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September 2, 2015

Intoxicated patients will not be routinely tested for HIV/HCV

Patients in the Emergency Department (ED) at St James’s Hospital (SJH) in Dublin who are deemed intoxicated or mentally unwell will not be tested for HIV, hepatitis B and C under a new routine testing scheme for the three infections.

20% infected with Hep C from blood products have died

By the end of 2013, some 260 participants in the National Hepatitis C Database for infection acquired through blood and blood products had died — a rise of 48 deaths in the past four years.

New Hep C Partnership launched to promote testing

The recently launched Hepatitis C Partnership — a collaboration of interested stakeholders in the area of hepatitis C — has been set up to promote testing, advocate for equitable access to treatment and promote various prevention messages against the viral infection.

Long-term care in dementia: a real challenge for families

Social Worker in Psychiatry of Later Life Orla Prendergast focuses on patients whose dementia has progressed to the extent that they may have agitation and challenging behaviour in the context of their condition.

No major increased CV risk from this DPP-4 inhibitor

Following the recent announcement of the Trial Evaluating Cardiovascular Outcomes with Sitagliptin (TECOS), Consultant Endocrinologist Dr Maeve Durkan tells Lloyd Mudiwa why the results have been watched very carefully in Ireland  

Irish standardised tobacco packs less attractive than EU versions

New Irish research published in BMJ Open has found that young people aged 16-17 years old believe standardised packs to be less attractive and their cigarettes to be more harmful than packs with EU Tobacco Products Directive (TPD) labels, which includes picture and text warning covering 65 per cent of the packages.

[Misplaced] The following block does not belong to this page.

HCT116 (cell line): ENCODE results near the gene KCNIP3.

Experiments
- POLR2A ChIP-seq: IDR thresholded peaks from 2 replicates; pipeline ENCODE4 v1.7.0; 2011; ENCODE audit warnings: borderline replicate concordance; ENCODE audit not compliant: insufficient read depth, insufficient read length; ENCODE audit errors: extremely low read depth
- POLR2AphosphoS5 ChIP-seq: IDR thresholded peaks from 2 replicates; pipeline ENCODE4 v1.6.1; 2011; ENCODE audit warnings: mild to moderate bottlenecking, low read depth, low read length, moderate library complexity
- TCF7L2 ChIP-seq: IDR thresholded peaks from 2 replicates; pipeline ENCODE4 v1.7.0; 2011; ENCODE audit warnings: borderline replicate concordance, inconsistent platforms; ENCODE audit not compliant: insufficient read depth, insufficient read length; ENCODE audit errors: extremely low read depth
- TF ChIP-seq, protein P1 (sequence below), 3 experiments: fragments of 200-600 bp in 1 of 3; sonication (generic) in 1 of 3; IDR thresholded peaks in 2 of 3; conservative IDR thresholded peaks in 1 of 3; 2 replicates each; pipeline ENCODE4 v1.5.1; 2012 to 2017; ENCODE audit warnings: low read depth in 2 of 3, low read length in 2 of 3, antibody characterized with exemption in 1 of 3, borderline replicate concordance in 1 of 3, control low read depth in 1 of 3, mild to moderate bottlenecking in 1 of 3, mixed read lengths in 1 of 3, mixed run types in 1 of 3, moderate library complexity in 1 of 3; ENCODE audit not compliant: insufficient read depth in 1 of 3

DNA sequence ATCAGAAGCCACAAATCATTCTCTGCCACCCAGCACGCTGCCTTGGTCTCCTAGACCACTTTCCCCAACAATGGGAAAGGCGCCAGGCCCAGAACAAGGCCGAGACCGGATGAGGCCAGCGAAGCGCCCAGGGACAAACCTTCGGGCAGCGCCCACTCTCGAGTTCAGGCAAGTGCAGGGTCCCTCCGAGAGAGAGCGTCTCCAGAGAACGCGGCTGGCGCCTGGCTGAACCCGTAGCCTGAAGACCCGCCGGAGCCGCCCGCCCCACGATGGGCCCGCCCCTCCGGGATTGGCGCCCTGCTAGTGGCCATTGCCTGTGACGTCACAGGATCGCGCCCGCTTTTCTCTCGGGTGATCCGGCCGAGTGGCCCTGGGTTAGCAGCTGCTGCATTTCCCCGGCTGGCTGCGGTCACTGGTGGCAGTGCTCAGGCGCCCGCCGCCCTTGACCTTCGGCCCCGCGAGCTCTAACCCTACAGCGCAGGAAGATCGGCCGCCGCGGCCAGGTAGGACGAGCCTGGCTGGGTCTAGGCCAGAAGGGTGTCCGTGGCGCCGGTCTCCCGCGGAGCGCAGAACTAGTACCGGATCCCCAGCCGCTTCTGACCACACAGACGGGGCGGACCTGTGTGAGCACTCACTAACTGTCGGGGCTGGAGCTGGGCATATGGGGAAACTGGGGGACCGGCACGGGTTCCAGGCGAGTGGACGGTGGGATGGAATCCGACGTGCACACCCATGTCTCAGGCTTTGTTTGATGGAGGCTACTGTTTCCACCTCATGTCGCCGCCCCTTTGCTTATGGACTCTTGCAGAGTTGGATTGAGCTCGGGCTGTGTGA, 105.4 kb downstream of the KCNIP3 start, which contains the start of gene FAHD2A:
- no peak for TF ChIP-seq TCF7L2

Natural lithium in water may help explain suicide figures

New research from Austria has found no evidence that lithium-based pharmaceuticals either directly or via accumulation in drinking water diminish the risk of death by suicide.

Image-guided biopsies tested against ultrasound approach

In the largest prospective study to date of image-guided technology for identifying suspicious regions of the prostate to biopsy, researchers compared the ability of this technology to detect high-risk prostate cancer with that of the current standard of unguided prostate biopsy.

Biomarkers ‘can select patients’

In the years to come, personalised medicine will be the goal, Gary Culliton reports in his latest Clinical Update. It is a promising area: now much effort is devoted to studying combinations of different therapies.

New approach to early treatments

Colorectal cancer is a treatable disease and there are a number of effective options available. Progress has been made in diagnosing the disease earlier. Data on which treatment works best in the early stages of the cancer is now being sought.

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